They found that brexanolone inhibited the toll-like receptors responsible for the production of cytokines and chemokines – the markers of inflammation. Toll-like receptors are like gatekeepers on the surface of cells, recognizing molecules and then initiating a cell’s inflammatory response.
These results provide the first human data showing that blockade of specific inflammatory pathways is likely involved, at least in women who were unresponsive to other medications. Their results were published in eBioMedicine.
According to recent studies, one in eight women experience post-partum depression symptoms, and the prevalence of depression diagnoses at delivery is rising. The CDC reports that rates in 2015 were seven times higher than they were in 2000. However, scientists are still unsure of what causes PPD to develop in the brain.
One potential cause of PPD could be a deficiency in GABAergic transmission, which calms the brain via a neurotransmitter known as GABA. GABA, or y-Aminobutyric acid, is found in our central nervous systems and instructs our bodies to stop, or inhibit, the activity of neurons. Additionally, PPD could also be caused by deficits in our normal responses to stress.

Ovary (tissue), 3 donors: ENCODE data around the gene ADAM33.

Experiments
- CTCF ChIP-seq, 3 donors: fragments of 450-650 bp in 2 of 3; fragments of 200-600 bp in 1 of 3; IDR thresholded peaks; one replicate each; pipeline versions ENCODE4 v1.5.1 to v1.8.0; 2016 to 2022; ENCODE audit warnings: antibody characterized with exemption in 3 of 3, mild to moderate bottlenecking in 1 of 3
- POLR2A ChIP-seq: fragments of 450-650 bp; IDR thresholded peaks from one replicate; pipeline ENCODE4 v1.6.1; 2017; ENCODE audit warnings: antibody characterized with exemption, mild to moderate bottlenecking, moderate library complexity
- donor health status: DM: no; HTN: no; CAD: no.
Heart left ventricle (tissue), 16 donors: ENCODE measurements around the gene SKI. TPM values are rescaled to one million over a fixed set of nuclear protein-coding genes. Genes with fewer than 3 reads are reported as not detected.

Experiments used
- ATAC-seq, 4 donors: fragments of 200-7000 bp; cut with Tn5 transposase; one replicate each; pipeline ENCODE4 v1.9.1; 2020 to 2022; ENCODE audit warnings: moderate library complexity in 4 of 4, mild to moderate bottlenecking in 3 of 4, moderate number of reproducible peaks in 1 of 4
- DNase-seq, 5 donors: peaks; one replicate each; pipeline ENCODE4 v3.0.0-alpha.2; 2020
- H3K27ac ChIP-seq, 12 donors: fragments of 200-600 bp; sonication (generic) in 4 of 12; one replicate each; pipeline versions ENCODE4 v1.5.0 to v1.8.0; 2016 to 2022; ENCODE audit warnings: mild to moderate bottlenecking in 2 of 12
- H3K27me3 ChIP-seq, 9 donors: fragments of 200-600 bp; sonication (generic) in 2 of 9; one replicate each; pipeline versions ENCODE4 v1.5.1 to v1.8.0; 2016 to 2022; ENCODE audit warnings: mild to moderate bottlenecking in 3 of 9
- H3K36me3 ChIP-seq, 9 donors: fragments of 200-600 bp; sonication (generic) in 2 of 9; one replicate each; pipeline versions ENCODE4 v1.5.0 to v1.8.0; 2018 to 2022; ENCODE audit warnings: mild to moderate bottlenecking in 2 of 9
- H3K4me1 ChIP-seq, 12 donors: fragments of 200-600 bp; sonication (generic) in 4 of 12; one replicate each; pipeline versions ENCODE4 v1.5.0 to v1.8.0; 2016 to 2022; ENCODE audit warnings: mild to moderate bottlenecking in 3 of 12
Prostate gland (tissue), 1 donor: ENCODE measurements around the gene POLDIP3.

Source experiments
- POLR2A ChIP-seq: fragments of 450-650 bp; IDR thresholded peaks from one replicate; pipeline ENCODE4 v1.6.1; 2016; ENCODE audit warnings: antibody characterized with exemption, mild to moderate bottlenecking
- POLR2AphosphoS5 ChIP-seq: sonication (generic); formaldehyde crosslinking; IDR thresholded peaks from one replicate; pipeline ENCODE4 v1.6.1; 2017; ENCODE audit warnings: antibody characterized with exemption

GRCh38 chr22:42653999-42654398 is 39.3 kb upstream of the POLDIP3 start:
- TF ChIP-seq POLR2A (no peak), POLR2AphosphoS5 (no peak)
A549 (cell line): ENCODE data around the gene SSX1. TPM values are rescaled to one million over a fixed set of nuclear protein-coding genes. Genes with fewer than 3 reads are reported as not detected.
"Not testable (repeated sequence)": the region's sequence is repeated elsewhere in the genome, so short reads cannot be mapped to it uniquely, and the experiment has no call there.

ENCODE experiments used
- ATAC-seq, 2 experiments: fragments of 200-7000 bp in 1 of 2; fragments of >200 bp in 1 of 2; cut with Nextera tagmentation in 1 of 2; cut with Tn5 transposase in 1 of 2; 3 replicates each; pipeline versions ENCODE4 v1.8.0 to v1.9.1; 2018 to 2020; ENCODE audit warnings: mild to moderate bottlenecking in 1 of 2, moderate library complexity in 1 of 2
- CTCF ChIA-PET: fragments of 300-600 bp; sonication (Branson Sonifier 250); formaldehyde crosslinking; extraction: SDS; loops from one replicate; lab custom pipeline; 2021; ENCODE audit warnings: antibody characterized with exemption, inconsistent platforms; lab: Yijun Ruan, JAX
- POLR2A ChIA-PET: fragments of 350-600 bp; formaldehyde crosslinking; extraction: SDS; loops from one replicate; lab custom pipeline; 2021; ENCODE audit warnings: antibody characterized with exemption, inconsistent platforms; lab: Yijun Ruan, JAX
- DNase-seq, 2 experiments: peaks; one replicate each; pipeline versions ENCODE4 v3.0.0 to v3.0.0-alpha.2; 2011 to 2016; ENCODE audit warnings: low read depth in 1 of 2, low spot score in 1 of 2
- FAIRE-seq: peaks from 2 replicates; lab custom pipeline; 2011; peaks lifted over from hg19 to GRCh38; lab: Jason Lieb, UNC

But recent data and this new study suggest that inflammation may be contributing to the syndrome. Much like other types of depression, PPD is typically treated with SSRIs, but sometimes patients don’t improve with conventional therapy.
Now, doctors can prescribe brexanolone in such circumstances. Brexanolone was initially approved in 2019, but the mechanism underlying its antidepressant action was unclear at the time.
By the same reasoning, brexanolone or other anti-inflammatory drugs may also be effective for treating other types of depression that elevate inflammatory markers. The team hopes that their new findings may lead to more cost-effective treatments that can block the same inflammatory pathways that were identified in the study.